San Francisco City Attorney Dennis Herrera again declared victory in his office’s battle with Anne Kihagi, the city’s most infamous landlord this.
In 2017 a state judge ruled against San Francisco landlord Anne Kihagi in a suit stemming from abuse of tenants, and imposed arecord-breaking $5.5 million in fees on her.
Judge Angela Bradstreet excoriated Kihagi and her codefendants for their “persistent pattern of bad faith harassment, retaliation, and fraud” directed at renters and noted their “complete lack of understanding of the unlawfulness of their conduct.”
Kihagi owns more than 50 rent-controlled SF apartments, purchased over several years starting in 2013 for a total of more than $24 million.
In the nearly two years since the landmark ruling against her, the city has resorted to creative ways of extracting the millions from Kihagi, including auctioning her property and telling her renters to send their rent checks to City Hall instead of her.
Kihagi appealed Bradstreet’s ruling to the California Supreme Court. But this week the state’s highest court declined to review the decision, leaving the lower court’s decision in place.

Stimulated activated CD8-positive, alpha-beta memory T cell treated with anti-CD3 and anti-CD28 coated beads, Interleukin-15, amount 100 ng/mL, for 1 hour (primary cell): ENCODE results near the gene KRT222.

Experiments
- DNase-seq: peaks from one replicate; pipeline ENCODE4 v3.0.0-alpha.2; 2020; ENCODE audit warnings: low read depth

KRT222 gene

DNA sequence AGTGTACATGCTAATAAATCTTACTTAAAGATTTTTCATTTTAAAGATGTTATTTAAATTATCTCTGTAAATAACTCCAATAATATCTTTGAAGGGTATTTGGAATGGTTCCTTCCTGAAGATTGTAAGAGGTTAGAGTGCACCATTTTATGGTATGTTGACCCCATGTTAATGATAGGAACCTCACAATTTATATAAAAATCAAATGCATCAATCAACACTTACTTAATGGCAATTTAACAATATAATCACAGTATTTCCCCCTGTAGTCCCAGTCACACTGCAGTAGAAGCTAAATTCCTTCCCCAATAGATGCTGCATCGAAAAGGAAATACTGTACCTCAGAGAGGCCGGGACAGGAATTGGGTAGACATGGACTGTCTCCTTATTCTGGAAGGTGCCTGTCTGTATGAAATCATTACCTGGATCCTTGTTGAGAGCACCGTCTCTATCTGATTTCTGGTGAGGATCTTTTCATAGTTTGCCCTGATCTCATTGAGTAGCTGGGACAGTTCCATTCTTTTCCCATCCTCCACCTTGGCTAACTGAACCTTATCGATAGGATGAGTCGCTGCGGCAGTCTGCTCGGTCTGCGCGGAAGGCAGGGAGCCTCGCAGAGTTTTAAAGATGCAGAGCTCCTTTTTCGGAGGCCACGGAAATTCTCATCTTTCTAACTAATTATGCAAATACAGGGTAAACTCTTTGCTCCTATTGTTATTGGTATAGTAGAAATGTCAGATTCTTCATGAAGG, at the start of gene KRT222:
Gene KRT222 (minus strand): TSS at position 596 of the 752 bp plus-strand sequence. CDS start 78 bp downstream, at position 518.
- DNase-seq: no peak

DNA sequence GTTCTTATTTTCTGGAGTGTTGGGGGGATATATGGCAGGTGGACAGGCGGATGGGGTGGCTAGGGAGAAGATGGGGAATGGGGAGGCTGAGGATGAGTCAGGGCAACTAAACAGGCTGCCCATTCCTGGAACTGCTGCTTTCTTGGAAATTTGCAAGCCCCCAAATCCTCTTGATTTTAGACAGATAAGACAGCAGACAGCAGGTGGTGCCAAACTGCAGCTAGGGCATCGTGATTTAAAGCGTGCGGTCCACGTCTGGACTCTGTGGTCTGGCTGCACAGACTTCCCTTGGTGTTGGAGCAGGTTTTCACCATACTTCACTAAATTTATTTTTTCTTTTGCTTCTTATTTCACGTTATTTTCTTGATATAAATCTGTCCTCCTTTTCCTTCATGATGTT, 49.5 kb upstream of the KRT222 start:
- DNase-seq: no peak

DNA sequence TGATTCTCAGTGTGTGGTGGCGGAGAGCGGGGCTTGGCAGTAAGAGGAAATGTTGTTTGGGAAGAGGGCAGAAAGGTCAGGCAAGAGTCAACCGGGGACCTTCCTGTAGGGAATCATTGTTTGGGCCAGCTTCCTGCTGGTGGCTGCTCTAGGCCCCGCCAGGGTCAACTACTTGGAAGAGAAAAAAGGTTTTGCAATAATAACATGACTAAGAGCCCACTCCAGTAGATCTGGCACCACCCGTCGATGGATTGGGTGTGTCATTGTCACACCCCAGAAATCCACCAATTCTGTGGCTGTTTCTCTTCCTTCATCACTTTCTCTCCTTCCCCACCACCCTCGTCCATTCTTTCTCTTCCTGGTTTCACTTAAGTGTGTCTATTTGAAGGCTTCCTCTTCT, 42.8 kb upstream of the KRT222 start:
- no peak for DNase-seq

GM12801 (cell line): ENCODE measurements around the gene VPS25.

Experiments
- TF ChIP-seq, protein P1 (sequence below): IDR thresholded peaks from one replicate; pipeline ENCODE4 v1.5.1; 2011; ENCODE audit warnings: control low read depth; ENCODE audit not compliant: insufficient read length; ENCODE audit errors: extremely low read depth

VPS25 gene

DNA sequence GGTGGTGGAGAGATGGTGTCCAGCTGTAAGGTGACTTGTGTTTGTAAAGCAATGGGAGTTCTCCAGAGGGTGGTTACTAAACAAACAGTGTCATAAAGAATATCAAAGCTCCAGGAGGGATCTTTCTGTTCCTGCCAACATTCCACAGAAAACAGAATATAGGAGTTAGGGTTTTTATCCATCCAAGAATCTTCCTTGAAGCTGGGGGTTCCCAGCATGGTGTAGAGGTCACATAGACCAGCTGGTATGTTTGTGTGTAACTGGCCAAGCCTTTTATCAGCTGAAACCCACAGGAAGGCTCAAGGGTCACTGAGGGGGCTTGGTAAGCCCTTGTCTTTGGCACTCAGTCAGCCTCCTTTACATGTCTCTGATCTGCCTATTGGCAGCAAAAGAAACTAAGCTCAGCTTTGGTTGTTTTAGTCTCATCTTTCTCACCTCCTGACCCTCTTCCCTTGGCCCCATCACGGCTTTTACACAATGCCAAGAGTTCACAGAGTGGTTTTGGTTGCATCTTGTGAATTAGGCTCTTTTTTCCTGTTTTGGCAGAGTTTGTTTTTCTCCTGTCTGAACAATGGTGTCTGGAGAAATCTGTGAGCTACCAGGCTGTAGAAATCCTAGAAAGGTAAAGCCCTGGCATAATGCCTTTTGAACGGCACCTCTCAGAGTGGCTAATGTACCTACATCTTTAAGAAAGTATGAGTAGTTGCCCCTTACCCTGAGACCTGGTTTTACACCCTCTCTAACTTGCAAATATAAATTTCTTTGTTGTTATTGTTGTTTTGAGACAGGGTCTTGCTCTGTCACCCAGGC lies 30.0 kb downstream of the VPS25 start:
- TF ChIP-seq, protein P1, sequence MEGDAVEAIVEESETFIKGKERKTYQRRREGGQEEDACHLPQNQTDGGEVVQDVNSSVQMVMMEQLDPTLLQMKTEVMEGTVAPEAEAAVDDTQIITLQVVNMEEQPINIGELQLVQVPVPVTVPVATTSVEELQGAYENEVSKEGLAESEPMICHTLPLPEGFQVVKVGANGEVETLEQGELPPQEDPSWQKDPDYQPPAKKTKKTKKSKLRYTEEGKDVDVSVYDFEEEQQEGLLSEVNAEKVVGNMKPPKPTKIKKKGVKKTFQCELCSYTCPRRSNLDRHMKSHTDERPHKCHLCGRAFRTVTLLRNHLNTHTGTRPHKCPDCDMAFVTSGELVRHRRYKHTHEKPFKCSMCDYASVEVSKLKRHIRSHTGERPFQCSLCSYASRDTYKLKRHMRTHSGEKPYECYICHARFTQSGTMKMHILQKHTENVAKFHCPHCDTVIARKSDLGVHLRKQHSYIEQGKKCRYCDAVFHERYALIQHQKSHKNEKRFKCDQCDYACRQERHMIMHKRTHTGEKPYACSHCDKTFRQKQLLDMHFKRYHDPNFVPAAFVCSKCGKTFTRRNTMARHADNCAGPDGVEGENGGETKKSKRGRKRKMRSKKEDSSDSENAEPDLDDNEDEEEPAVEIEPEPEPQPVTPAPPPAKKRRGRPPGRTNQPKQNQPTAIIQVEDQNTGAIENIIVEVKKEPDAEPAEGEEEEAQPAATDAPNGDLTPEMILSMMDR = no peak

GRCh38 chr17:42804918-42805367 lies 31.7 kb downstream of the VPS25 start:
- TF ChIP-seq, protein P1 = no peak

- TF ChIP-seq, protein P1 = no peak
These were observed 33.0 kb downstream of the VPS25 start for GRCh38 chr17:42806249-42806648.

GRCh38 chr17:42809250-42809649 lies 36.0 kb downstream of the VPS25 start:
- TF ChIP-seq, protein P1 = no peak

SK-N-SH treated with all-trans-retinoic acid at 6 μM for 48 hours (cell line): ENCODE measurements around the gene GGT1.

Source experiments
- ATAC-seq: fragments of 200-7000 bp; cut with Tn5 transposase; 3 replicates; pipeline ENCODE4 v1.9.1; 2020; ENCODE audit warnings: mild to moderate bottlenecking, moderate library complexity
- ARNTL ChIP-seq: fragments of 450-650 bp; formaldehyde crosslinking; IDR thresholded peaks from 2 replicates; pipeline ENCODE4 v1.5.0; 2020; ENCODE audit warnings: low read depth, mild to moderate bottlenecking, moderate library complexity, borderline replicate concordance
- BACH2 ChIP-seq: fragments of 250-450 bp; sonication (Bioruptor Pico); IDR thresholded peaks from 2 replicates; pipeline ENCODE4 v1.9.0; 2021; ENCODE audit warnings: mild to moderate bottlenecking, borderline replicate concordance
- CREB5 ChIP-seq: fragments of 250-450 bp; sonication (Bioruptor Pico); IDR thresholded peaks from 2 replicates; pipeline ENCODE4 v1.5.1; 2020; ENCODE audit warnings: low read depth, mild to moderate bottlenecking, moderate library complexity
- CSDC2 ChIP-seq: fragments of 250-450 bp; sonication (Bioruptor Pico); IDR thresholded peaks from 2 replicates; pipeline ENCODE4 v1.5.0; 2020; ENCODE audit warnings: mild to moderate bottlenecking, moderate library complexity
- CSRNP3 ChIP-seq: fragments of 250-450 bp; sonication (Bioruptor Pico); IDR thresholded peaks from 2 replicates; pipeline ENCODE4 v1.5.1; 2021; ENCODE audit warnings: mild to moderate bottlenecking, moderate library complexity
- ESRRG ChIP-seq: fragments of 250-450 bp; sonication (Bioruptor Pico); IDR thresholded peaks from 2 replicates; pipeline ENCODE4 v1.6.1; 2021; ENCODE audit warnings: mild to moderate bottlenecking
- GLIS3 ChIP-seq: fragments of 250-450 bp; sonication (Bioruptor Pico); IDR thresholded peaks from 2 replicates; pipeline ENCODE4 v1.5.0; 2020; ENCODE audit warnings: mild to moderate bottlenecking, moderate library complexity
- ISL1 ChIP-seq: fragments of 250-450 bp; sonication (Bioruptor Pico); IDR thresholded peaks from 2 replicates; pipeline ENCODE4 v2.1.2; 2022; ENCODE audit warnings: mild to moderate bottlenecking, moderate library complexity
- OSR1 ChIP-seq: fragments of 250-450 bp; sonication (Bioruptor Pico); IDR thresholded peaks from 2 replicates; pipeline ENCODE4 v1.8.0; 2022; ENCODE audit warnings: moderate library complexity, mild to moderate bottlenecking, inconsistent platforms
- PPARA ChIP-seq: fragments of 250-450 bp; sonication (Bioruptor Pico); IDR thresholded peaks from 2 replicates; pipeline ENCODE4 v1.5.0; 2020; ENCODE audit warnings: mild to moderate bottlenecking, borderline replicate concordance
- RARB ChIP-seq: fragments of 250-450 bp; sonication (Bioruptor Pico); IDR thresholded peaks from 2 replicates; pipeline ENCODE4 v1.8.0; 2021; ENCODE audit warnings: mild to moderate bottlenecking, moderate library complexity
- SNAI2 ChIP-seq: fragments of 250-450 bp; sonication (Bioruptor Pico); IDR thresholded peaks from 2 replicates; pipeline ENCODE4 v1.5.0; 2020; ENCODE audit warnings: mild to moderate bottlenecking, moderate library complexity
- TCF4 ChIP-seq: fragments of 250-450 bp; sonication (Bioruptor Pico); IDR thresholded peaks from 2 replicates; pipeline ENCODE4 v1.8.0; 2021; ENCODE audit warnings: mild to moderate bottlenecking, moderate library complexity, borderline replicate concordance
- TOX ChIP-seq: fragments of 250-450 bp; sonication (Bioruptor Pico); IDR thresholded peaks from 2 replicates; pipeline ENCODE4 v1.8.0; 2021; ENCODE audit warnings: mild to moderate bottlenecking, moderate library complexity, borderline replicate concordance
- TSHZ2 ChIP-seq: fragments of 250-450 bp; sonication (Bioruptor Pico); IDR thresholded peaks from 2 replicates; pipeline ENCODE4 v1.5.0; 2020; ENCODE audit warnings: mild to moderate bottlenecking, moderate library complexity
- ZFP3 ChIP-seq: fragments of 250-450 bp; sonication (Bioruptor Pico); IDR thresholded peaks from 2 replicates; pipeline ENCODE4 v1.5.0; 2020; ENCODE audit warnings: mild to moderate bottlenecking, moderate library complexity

In response, Herrera noted, “This decision will allow the trial court’s full injunction to go into effect, which prohibits Ms. Kihagi from contacting tenants and requires that an independent property manager oversee these properties.”
In the past, Kihagi’s attorney argued that she was the victim of a smear campaign by disgruntled tenants. Kihagi called her renters “sociopathic” in an 2018 interview with SF Weekly.
But both the city and the state courts have persisted in their characterization of Kihagi as an abusive landlord, bullying tenants who rely on rent control to maintain a foothold in neighborhoods like Noe Valley, the Castro, and the Mission—three neighborhoods where Kihagi still owns property.